Guide to Acadia National Park, Bar Harbor and Mount Desert Island


The information and descriptions contained in this document are
entirely subjective and represent only the personal opinions of its authors.

Rated TOP CHOICE Travel Site by The Wall Street Journal, June, 2002

Last Updated: August, 2016
All text and photographs at this website are
protected by Copyrights ©1996-2016 Larry & Michele Bermel
Chappaqua, New York, U.S.A.
All Rights Reserved.

Larry@acadiabarharbor.com



Introduction

Mount Desert Island is a glacier-formed island in the Atlantic Ocean off the northern coast of Maine. It's comprised of several towns along the shorelines and Acadia National Park, which takes up much, if not most, of the interior of the island. Unlike most other national parks in the U.S., Acadia is relatively small, yet as beautiful and spectacular as any. It's one of the most frequently visited national parks in North America, and the only true national park close to the northeast megalopolis. (While Gateway Park in New York City is technically a National Park we don't consider it one as such.) Acadia's enormous popularity and its size have the obvious potential for an excess of tourists on the island at the height of the summer seasons. Fortunately, to offset the potential crowding, this park, unlike most others, is nested amid many wonderful island towns that can absorb much of the tourist trade. The largest and most popular of these towns is Bar Harbor.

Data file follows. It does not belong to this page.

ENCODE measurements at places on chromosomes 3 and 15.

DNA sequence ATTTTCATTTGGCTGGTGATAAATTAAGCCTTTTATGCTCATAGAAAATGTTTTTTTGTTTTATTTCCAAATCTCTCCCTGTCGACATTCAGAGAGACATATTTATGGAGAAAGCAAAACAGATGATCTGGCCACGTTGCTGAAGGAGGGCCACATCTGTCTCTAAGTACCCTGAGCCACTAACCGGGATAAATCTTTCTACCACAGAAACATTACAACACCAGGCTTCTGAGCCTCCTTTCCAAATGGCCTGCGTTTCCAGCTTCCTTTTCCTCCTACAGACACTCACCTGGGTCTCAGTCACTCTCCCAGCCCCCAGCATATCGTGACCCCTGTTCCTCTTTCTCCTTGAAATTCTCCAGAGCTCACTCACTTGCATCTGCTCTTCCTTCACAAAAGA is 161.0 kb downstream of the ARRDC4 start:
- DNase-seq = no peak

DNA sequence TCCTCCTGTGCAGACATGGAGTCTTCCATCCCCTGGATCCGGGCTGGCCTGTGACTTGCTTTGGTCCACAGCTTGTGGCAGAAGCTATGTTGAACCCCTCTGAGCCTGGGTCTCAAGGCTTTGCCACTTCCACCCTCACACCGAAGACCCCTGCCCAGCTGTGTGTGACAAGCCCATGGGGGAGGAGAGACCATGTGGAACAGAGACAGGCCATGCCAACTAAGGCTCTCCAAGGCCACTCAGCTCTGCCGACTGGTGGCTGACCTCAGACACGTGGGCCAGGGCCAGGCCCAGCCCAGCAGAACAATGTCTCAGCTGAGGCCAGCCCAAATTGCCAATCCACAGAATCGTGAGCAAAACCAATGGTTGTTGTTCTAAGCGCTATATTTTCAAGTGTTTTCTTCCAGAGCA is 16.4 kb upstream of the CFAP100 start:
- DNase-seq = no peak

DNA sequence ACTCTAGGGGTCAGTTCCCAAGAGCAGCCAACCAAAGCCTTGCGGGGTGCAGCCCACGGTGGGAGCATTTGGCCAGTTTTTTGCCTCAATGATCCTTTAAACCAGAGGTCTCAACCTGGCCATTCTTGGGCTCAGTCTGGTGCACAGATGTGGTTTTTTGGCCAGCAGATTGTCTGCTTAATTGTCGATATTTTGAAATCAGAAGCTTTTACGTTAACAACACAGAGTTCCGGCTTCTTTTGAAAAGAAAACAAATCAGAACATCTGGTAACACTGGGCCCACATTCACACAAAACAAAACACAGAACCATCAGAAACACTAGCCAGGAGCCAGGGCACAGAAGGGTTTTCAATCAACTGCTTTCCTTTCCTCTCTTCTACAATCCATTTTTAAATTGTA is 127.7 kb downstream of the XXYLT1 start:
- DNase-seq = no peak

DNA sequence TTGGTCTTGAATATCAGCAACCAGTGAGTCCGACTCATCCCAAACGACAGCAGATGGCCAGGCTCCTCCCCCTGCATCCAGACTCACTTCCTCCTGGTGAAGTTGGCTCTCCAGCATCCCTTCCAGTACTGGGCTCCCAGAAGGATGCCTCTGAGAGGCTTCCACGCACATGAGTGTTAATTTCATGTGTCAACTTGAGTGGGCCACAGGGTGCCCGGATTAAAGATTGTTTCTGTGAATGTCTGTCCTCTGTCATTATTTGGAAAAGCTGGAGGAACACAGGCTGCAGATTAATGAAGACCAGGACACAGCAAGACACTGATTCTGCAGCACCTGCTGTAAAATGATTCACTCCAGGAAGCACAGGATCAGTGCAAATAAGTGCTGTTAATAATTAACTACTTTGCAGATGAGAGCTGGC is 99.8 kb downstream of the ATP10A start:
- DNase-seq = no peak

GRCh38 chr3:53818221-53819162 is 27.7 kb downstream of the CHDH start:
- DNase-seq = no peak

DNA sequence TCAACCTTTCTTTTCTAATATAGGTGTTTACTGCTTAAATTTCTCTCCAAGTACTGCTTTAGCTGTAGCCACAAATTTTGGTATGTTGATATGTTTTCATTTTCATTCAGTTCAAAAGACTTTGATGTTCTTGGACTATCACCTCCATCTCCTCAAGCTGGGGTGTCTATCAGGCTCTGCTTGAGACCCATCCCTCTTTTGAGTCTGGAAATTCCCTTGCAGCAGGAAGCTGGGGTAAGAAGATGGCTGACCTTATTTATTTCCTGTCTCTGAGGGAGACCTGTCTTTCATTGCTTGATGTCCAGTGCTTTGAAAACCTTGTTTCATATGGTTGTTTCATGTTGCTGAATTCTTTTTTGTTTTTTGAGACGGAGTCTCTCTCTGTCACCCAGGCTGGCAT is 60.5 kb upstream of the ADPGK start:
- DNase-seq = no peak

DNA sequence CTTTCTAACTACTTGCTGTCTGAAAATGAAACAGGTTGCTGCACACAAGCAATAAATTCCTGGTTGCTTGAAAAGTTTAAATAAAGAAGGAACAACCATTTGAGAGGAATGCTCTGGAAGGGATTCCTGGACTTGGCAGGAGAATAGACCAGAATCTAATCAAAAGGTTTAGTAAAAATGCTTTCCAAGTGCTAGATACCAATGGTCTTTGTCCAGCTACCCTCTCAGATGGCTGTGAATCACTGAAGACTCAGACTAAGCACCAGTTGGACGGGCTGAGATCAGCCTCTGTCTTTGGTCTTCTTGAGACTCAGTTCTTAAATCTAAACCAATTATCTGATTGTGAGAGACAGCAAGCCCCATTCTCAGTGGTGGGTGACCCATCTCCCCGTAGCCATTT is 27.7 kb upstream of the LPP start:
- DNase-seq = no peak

Michele and I have been vacationing on Mount Desert Island since 1974. We found something in Bar Harbor and Acadia that touched our souls back then, and that something has persisted and become a special part of our lives, and of our children's lives and memories. It is by no means a perfect vacation spot; we don't believe there is such a place. For this reason we avoid telling folks that they're guaranteed to have a great time. Like anywhere else, MDI is whatever you make of it.

This guide is a condensed list of things for newcomers to consider, based purely on our highly subjective tastes and experiences. It's by no means a comprehensive guide to every thing available on the island - we'll leave that to the Mobil or AAA companies. It's difficult to reduce so many years' experiences into a few pages, so we've tried to cover what we consider essential information. Bear in mind that we've always gone to Mount Desert Island for the Summer, late Spring, or early Autumn, and that while we know it's a wonderful place year ‘round, much of what we talk about in this guide may not apply in the colder months. However, we hope there's enough to introduce you to the place and its offerings with information that you probably won't find in the Mobil or AAA guides.

-- Michele & Larry





In The Park


Park Loop Road

The Loop Road is the best way for newcomers to get a feel for much of the National Park. Start at the Visitor's Center in Hull's Cove (Route 3, about one mile west of Bar Harbor). On your first visit to the island, it's worth spending some time at the Visitor's Center to examine the exhibits and obtain maps, guides, and other literature regarding the National Park, the towns, and the area in general. There are several informative and enjoyable programs offered by the Park Rangers, and this is the best place to find out about them.